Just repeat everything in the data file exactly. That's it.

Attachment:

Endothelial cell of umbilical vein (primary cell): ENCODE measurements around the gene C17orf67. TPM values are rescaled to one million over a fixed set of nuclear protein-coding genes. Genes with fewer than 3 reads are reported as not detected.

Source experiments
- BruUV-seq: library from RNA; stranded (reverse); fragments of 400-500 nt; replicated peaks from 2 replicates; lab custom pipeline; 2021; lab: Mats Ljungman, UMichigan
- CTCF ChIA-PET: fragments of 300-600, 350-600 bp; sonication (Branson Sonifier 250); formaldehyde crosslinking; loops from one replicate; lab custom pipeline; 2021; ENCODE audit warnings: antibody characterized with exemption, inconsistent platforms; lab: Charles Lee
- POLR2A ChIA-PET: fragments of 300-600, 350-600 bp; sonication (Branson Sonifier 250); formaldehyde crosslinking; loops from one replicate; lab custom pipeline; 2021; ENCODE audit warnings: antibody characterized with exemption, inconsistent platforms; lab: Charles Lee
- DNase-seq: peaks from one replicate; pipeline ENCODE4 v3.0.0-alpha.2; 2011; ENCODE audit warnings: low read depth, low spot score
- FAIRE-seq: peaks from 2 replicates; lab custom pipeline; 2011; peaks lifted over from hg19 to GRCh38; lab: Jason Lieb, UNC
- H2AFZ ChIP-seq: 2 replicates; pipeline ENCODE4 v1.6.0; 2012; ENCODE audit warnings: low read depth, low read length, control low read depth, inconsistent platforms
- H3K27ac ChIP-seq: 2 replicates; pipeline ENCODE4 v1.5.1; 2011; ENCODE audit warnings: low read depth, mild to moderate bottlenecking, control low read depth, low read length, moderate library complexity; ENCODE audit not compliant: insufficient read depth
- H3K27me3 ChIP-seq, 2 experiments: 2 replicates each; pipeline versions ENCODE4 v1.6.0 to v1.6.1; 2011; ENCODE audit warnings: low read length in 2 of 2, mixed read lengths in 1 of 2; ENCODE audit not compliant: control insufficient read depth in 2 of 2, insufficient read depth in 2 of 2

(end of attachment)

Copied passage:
Endothelial cell of umbilical vein (primary cell): ENCODE measurements around the gene C17orf67. TPM values are rescaled to one million over a fixed set of nuclear protein-coding genes. Genes with fewer than 3 reads are reported as not detected.

Source experiments
- BruUV-seq: library from RNA; stranded (reverse); fragments of 400-500 nt; replicated peaks from 2 replicates; lab custom pipeline; 2021; lab: Mats Ljungman, UMichigan
- CTCF ChIA-PET: fragments of 300-600, 350-600 bp; sonication (Branson Sonifier 250); formaldehyde crosslinking; loops from one replicate; lab custom pipeline; 2021; ENCODE audit warnings: antibody characterized with exemption, inconsistent platforms; lab: Charles Lee
- POLR2A ChIA-PET: fragments of 300-600, 350-600 bp; sonication (Branson Sonifier 250); formaldehyde crosslinking; loops from one replicate; lab custom pipeline; 2021; ENCODE audit warnings: antibody characterized with exemption, inconsistent platforms; lab: Charles Lee
- DNase-seq: peaks from one replicate; pipeline ENCODE4 v3.0.0-alpha.2; 2011; ENCODE audit warnings: low read depth, low spot score
- FAIRE-seq: peaks from 2 replicates; lab custom pipeline; 2011; peaks lifted over from hg19 to GRCh38; lab: Jason Lieb, UNC
- H2AFZ ChIP-seq: 2 replicates; pipeline ENCODE4 v1.6.0; 2012; ENCODE audit warnings: low read depth, low read length, control low read depth, inconsistent platforms
- H3K27ac ChIP-seq: 2 replicates; pipeline ENCODE4 v1.5.1; 2011; ENCODE audit warnings: low read depth, mild to moderate bottlenecking, control low read depth, low read length, moderate library complexity; ENCODE audit not compliant: insufficient read depth
- H3K27me3 ChIP-seq, 2 experiments: 2 replicates each; pipeline versions ENCODE4 v1.6.0 to v1.6.1; 2011; ENCODE audit warnings: low read length in 2 of 2, mixed read lengths in 1 of 2; ENCODE audit not compliant: control insufficient read depth in 2 of 2, insufficient read depth in 2 of 2